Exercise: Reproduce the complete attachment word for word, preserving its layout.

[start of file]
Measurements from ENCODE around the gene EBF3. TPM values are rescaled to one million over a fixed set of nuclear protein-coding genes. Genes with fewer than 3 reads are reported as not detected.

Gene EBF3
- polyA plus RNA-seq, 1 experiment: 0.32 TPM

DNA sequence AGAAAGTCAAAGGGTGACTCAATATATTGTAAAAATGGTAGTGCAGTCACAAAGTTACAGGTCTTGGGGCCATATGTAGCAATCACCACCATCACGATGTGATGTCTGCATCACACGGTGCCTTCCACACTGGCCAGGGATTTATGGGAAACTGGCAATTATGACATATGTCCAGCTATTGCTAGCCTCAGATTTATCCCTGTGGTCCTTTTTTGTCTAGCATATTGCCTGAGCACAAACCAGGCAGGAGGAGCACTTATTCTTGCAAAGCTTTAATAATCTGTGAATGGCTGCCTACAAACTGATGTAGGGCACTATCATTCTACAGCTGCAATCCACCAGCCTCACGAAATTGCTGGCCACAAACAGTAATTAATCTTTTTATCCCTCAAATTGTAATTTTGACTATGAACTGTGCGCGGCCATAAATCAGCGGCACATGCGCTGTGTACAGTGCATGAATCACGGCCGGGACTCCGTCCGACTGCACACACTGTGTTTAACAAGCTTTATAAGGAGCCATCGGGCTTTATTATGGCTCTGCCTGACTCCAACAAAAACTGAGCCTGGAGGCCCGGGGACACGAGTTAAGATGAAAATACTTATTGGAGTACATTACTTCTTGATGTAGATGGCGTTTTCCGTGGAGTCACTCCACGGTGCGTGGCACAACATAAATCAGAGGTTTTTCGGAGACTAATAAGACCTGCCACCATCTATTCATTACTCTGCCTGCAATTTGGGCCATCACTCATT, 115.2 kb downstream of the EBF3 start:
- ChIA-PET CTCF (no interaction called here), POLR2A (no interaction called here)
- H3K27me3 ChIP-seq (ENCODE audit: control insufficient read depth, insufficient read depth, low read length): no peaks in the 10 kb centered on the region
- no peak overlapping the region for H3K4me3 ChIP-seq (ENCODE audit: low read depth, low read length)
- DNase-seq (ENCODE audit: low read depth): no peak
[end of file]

Measurements from ENCODE around the gene EBF3. TPM values are rescaled to one million over a fixed set of nuclear protein-coding genes. Genes with fewer than 3 reads are reported as not detected.

Gene EBF3
- polyA plus RNA-seq, 1 experiment: 0.32 TPM

DNA sequence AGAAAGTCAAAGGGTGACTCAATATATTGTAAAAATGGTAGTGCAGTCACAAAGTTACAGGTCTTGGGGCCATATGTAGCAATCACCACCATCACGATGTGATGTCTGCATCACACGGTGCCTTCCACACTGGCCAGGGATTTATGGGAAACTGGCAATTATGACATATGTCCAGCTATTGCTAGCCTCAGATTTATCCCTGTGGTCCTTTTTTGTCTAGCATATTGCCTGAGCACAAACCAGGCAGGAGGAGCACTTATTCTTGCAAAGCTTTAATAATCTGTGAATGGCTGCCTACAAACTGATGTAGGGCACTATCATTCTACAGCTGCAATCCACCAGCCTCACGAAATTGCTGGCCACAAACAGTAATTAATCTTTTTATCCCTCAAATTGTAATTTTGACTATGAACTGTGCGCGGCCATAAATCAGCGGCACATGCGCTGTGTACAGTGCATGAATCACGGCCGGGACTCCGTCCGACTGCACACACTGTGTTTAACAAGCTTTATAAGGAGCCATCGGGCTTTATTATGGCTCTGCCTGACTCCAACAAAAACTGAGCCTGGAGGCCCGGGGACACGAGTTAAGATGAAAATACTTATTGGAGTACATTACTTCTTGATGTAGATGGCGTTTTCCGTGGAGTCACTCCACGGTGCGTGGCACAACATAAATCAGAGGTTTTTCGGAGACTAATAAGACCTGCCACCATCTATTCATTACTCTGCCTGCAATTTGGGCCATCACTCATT, 115.2 kb downstream of the EBF3 start:
- ChIA-PET CTCF (no interaction called here), POLR2A (no interaction called here)
- H3K27me3 ChIP-seq (ENCODE audit: control insufficient read depth, insufficient read depth, low read length): no peaks in the 10 kb centered on the region
- no peak overlapping the region for H3K4me3 ChIP-seq (ENCODE audit: low read depth, low read length)
- DNase-seq (ENCODE audit: low read depth): no peak